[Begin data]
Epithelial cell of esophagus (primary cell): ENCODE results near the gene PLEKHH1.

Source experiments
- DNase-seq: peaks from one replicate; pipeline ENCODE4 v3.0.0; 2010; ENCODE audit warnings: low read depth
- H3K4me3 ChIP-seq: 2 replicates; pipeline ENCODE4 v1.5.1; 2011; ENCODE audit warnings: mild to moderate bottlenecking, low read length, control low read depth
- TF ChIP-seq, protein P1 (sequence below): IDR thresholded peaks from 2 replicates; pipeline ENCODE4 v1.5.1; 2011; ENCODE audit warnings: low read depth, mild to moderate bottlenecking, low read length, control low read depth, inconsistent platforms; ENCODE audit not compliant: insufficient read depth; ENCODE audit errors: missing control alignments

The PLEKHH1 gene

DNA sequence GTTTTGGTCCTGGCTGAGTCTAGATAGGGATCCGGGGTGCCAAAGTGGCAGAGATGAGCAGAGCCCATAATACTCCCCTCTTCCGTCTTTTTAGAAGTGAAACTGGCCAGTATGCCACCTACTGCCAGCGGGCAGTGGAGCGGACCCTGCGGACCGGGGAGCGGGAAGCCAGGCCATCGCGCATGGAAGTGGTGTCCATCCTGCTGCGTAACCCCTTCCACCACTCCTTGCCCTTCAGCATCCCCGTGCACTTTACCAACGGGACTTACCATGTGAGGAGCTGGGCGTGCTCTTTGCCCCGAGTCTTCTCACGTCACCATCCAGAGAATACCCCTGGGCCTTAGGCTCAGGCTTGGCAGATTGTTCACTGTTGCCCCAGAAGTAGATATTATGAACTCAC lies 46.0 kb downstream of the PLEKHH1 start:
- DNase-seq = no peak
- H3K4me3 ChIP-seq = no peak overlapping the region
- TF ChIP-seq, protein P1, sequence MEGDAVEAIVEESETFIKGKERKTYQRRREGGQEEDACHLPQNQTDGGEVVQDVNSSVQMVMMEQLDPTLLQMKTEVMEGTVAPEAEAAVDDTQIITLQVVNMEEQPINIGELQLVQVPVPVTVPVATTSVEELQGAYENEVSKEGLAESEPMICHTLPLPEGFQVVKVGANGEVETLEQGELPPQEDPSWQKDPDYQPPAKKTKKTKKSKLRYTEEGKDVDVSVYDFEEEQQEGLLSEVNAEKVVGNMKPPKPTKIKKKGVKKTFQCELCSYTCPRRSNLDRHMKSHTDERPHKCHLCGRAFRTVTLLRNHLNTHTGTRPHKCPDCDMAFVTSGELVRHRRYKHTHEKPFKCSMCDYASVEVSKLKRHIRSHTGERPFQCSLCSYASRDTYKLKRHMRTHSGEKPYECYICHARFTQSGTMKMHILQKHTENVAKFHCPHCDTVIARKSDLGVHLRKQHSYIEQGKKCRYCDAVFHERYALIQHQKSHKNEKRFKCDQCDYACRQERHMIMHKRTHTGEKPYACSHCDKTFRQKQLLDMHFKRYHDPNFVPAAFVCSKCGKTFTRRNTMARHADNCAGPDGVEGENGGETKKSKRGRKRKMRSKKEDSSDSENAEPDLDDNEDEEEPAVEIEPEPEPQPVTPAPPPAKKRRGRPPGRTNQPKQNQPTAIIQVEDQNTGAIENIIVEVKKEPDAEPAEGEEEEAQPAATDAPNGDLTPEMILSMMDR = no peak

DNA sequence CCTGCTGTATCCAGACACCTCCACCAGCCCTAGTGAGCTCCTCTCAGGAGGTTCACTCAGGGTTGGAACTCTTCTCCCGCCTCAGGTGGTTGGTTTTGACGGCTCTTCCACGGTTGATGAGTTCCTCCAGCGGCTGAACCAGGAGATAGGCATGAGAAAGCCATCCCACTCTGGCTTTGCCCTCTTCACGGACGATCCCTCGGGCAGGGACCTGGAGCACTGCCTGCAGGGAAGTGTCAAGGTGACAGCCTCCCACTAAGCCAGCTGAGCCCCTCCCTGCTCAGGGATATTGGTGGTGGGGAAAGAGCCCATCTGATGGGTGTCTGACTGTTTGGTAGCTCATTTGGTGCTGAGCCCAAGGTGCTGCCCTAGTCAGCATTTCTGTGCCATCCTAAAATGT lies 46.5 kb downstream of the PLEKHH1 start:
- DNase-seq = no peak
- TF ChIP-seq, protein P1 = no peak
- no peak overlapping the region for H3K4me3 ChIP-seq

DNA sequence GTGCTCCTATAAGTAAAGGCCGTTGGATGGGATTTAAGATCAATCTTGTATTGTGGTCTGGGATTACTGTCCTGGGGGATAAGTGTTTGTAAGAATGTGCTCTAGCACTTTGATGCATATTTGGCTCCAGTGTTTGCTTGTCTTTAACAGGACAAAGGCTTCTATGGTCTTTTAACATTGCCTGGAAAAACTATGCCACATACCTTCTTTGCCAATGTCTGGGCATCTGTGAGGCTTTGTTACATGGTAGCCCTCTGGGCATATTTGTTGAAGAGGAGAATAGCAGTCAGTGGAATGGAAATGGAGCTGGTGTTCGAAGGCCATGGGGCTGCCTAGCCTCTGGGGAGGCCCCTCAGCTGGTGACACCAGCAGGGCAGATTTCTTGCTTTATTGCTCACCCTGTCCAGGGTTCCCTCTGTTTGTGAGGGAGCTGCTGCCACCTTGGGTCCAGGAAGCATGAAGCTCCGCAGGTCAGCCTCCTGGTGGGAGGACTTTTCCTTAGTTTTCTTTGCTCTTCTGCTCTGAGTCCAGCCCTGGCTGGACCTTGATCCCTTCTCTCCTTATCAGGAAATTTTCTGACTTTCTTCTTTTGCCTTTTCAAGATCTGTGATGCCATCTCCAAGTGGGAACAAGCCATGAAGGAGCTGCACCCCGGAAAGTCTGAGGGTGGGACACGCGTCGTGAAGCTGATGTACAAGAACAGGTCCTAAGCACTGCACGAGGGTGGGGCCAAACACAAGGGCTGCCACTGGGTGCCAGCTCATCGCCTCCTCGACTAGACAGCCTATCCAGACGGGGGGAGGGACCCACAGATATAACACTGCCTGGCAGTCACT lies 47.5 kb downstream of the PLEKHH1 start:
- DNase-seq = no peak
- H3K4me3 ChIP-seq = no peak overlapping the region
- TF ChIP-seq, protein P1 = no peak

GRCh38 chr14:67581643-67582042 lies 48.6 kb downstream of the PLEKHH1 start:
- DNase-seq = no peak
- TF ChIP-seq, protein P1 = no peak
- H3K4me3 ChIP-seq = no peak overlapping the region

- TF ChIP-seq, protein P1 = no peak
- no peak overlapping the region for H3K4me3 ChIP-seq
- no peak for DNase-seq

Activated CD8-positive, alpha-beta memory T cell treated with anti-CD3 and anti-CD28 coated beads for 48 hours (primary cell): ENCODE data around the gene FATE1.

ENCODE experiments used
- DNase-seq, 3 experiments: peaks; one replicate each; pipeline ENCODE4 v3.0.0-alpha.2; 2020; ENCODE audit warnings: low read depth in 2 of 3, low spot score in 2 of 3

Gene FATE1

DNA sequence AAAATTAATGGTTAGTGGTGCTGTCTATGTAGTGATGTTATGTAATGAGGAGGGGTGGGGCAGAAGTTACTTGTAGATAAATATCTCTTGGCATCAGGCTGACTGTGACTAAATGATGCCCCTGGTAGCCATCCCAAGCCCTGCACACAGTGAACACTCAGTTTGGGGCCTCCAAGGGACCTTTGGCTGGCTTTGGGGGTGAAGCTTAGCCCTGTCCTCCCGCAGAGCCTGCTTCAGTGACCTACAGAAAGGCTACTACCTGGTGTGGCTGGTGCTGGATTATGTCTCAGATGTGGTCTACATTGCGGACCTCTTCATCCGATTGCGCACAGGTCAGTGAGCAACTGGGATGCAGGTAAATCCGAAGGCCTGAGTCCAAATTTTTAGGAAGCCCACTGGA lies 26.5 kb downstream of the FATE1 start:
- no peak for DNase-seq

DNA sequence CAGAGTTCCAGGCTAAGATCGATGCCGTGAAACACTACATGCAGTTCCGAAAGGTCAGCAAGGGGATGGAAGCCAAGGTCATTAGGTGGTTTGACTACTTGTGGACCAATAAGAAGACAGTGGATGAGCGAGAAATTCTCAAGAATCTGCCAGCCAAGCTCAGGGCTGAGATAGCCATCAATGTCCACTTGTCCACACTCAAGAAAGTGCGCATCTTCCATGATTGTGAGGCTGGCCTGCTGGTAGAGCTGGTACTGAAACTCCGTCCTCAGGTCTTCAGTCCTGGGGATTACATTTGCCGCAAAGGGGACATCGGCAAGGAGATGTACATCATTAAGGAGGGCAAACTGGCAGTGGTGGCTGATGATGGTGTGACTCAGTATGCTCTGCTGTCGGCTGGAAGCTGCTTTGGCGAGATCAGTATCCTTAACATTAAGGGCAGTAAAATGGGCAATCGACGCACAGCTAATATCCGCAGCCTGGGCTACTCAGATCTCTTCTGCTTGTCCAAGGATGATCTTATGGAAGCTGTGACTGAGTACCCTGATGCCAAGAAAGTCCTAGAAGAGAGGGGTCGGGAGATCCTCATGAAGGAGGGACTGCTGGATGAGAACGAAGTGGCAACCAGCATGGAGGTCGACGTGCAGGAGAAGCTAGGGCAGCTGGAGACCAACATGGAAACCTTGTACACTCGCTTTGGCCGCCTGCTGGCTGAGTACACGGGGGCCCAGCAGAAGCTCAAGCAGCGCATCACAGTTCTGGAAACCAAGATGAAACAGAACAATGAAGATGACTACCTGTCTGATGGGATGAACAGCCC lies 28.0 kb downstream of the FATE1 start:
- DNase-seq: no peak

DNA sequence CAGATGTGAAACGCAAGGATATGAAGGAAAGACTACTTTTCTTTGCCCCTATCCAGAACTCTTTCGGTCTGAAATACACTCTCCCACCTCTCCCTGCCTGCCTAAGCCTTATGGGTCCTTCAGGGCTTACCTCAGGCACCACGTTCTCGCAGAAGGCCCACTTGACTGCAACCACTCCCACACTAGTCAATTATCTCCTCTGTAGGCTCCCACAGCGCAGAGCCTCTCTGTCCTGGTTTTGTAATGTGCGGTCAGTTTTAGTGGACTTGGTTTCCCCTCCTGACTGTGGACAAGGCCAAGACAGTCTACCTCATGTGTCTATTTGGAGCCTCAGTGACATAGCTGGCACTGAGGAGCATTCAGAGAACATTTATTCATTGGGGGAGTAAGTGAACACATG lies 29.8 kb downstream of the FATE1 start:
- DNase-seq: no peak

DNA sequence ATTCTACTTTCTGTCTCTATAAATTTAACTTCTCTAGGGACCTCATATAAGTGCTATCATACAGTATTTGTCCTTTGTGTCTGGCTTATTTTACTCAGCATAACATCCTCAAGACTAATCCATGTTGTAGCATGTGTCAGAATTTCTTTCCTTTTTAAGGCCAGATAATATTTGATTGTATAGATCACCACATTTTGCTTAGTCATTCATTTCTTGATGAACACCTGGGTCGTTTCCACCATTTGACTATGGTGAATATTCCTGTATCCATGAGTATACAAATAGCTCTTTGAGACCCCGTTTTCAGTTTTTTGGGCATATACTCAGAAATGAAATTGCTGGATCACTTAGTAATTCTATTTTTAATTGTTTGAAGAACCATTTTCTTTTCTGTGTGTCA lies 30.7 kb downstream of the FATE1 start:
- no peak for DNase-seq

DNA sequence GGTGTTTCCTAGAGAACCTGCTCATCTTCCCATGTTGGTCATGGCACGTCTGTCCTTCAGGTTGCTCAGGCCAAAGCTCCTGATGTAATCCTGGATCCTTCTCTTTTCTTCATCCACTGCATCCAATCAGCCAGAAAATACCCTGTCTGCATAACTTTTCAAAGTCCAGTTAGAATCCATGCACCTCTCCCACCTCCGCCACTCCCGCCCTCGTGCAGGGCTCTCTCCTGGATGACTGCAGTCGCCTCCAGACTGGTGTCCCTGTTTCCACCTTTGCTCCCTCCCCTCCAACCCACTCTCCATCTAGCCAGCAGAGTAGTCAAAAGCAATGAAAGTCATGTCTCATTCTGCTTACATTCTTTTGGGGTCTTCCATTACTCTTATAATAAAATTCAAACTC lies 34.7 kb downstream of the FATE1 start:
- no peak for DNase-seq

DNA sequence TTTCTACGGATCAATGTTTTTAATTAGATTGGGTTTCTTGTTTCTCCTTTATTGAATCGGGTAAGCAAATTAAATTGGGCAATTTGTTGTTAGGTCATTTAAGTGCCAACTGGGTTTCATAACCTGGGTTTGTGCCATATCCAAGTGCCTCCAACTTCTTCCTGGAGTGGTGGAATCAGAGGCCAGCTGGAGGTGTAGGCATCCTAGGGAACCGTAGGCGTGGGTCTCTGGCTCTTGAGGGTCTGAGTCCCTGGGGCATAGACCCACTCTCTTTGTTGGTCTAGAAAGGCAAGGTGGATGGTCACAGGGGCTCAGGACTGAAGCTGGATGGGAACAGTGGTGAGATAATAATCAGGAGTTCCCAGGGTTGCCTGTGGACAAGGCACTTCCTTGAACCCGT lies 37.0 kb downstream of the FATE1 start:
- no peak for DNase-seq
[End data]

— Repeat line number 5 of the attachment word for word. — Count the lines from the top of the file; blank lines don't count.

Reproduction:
- TF ChIP-seq, protein P1 (sequence below): IDR thresholded peaks from 2 replicates; pipeline ENCODE4 v1.5.1; 2011; ENCODE audit warnings: low read depth, mild to moderate bottlenecking, low read length, control low read depth, inconsistent platforms; ENCODE audit not compliant: insufficient read depth; ENCODE audit errors: missing control alignments